The Justice Roundtable, a national coalition of legal, civil rights, criminal justice and faith-based organizations dedicated to advancing a fairer federal criminal justice system are deeply troubled by the new Department of Justice Charging and Sentencing Policy memo dated May 10th. This memo directs prosecutors “to charge and pursue the most serious, readily provable offense.” This type of draconian policy had previously contributed to mass incarceration at the federal level resulting in unprecedented incarceration for low-level drug offenses.
The following Justice Roundtable leaders offered the following reactions to the DOJ announcement.
Statement by Jesselyn McCurdy, Deputy Director, American Civil Liberties Union Washington Legislative Office “The country has made great strides towards a more proportional and cost-effective criminal justice system at the federal level through Attorney General Holder 2013 Smart on Crime Initiative. The rescission of this DOJ guidance is from a playbook of the past when Pres. Nixon instituted the “War on Drugs” which is actually a “War on Black and Brown” people.”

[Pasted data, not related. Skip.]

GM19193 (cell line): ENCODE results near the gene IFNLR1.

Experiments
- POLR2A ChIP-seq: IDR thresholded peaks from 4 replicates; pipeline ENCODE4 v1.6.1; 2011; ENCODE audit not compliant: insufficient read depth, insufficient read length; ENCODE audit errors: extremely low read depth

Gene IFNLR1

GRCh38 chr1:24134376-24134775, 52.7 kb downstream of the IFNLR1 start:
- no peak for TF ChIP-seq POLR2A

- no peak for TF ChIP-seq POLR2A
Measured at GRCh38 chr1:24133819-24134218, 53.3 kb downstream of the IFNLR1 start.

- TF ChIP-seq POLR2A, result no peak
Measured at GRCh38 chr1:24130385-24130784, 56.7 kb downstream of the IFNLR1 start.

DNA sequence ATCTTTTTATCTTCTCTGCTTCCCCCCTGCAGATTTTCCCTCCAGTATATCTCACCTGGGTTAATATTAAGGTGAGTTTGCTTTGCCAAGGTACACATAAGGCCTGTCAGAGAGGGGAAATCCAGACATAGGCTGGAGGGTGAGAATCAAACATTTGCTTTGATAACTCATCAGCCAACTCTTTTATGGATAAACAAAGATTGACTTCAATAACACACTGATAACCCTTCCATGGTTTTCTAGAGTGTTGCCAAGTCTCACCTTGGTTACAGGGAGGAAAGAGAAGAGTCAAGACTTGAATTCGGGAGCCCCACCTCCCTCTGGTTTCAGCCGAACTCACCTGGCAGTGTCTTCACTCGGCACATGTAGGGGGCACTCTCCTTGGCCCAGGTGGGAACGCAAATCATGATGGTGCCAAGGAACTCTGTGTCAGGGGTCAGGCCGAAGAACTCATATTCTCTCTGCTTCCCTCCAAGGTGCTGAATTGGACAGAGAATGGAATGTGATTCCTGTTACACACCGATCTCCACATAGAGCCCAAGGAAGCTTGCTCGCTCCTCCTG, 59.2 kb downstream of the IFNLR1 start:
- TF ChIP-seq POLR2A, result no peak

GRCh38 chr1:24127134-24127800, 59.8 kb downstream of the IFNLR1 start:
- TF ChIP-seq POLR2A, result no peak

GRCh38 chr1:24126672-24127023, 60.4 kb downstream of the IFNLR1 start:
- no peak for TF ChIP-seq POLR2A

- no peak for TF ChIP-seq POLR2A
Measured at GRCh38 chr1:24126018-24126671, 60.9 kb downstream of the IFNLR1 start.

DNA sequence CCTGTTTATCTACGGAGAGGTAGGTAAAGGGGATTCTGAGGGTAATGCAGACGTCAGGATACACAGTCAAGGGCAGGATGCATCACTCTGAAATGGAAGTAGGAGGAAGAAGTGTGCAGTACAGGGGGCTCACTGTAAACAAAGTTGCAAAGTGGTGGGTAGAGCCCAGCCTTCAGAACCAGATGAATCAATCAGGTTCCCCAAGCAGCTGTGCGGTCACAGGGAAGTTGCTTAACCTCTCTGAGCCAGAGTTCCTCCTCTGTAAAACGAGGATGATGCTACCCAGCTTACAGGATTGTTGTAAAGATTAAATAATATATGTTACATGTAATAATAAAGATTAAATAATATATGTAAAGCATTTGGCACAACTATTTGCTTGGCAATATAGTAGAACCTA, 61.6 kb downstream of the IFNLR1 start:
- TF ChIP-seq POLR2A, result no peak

Statement by Nkechi Taifa, Advocacy Director for Criminal Justice, Open Society Policy Center “There is broad bipartisan consensus across the country that harsh mandatory minimum sentences for low-level drug offenses are disproportionate, expensive and cruel. States across the country have taken steps to reform their drug laws by reducing sentences, diverting people to treatment instead of incarceration and reclassifying certain felony drug offenses to misdemeanors.”
Statement by Kara Gotsch, Director of Strategic Initiatives, The Sentencing Project “According to the President’s budget blueprint, the Bureau of Prisons has achieved a substantial population reduction in its overcrowded prison system, providing the Department of Justice significant cost savings and flexibility in its funding choices. The population decrease was due to a number of factors, including the Smart on Crime initiative which helped to focus prosecutors on the most serious crimes and shift federal prosecutions away from low-level drug offenses to allow state prosecutors take those cases, if they so choose. Reversing this directive would surely require a steep increase in spending, exacerbate overcrowding and jeopardize the safety of staff and prisoners.”
Please also see the Justice Roundtable Coalition’s March 31, 2017 Letter to Attorney General Sessions Urging Preservation of the DOJ Smart on Crime Guidance.